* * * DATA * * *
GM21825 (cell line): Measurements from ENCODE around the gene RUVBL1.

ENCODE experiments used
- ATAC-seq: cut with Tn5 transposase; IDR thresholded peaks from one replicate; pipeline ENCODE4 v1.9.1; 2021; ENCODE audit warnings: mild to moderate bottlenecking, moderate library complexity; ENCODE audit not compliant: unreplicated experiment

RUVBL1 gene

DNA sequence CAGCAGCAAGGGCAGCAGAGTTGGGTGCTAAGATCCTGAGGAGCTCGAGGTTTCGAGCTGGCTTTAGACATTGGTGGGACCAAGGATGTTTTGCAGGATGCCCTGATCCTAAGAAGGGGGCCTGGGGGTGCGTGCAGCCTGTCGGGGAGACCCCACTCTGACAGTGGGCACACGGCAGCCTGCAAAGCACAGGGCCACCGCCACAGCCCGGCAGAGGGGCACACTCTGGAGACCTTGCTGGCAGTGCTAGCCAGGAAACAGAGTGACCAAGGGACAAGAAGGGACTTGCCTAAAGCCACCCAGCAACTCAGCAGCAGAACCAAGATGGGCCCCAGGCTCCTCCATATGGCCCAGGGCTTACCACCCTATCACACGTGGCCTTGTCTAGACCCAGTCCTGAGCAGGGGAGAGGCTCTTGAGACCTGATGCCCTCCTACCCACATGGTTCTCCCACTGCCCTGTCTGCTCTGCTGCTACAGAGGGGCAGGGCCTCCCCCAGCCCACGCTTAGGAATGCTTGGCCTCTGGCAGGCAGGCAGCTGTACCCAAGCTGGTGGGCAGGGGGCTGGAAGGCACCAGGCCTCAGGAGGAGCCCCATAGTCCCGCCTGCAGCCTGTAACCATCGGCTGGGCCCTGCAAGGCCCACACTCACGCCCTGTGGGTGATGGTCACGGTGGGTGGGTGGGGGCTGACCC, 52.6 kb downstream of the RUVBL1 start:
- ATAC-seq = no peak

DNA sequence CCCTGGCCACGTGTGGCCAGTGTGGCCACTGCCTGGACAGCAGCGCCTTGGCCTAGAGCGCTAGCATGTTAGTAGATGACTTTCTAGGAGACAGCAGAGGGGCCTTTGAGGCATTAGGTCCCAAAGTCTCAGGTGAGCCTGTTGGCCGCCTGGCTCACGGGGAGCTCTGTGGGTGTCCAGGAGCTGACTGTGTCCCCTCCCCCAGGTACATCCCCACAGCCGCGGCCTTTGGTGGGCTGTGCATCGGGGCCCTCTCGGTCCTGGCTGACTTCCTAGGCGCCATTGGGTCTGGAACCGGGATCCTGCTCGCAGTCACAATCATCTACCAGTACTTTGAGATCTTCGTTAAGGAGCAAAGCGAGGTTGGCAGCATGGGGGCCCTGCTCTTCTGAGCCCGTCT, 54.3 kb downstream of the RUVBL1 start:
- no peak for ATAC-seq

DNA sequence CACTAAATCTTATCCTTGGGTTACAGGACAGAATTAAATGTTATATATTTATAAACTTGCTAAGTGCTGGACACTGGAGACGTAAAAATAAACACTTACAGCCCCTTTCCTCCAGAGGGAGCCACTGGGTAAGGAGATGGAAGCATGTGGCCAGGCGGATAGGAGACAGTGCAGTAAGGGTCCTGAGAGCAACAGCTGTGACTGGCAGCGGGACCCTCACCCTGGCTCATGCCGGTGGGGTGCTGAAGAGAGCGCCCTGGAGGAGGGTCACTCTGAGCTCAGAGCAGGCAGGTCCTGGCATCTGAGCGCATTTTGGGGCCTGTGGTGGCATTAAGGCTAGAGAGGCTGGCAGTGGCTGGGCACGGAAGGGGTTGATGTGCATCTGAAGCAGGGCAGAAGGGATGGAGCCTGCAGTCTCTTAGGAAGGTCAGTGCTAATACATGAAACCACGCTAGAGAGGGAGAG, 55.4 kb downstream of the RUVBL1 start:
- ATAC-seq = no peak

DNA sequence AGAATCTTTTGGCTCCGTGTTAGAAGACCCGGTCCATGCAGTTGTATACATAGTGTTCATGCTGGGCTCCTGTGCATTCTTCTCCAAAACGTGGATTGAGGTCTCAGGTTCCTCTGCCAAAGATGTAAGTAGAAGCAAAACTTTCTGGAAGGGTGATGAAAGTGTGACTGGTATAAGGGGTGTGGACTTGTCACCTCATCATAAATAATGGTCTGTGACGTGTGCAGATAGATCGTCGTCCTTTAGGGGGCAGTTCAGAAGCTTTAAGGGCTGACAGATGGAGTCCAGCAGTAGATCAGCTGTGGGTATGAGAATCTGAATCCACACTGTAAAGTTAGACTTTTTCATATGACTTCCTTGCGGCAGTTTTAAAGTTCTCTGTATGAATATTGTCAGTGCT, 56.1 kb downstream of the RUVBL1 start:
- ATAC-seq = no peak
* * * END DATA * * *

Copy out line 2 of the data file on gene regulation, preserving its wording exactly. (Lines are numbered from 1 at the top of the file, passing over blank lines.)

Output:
ENCODE experiments used